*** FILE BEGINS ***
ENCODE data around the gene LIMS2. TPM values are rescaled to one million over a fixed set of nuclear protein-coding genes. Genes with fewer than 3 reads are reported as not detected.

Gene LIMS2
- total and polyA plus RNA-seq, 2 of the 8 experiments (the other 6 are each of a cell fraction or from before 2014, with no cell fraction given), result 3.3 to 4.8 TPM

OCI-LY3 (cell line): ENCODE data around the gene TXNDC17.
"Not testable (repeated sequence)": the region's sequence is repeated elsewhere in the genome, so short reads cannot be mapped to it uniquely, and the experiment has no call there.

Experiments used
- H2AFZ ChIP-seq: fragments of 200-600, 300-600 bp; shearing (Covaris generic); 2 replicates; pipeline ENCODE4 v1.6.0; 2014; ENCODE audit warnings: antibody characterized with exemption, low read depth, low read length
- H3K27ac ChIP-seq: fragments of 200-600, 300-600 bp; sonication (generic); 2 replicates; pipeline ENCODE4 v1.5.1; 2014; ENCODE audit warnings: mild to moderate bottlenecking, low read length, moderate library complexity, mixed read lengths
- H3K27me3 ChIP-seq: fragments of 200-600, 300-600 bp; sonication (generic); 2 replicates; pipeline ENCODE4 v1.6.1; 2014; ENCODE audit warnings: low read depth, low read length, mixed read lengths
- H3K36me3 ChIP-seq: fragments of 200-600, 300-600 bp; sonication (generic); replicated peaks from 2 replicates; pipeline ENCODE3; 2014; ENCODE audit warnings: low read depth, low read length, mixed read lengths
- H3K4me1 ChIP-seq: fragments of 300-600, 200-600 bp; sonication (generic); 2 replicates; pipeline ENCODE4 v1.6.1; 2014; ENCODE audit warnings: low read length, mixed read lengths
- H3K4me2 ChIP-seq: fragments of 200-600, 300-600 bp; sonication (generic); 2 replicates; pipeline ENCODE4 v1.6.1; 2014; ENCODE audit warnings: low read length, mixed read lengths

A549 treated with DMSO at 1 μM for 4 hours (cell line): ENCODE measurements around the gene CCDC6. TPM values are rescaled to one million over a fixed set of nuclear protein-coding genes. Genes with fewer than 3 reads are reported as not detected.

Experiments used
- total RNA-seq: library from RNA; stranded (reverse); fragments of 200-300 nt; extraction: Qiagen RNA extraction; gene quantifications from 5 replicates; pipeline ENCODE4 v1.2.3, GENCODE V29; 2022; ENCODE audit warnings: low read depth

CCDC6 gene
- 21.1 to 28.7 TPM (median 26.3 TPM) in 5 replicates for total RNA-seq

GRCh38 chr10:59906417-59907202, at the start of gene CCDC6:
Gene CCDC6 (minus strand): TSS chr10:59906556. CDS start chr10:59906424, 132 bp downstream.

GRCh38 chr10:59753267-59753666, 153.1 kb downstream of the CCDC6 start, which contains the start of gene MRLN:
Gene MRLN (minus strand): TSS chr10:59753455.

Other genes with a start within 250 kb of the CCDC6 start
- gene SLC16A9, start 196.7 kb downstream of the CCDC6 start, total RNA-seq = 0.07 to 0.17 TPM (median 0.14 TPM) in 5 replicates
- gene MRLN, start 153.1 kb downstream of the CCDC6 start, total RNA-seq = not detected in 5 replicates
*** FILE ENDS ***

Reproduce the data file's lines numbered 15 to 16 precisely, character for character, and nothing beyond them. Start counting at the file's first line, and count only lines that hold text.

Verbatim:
- total RNA-seq: library from RNA; stranded (reverse); fragments of 200-300 nt; extraction: Qiagen RNA extraction; gene quantifications from 5 replicates; pipeline ENCODE4 v1.2.3, GENCODE V29; 2022; ENCODE audit warnings: low read depth

CCDC6 gene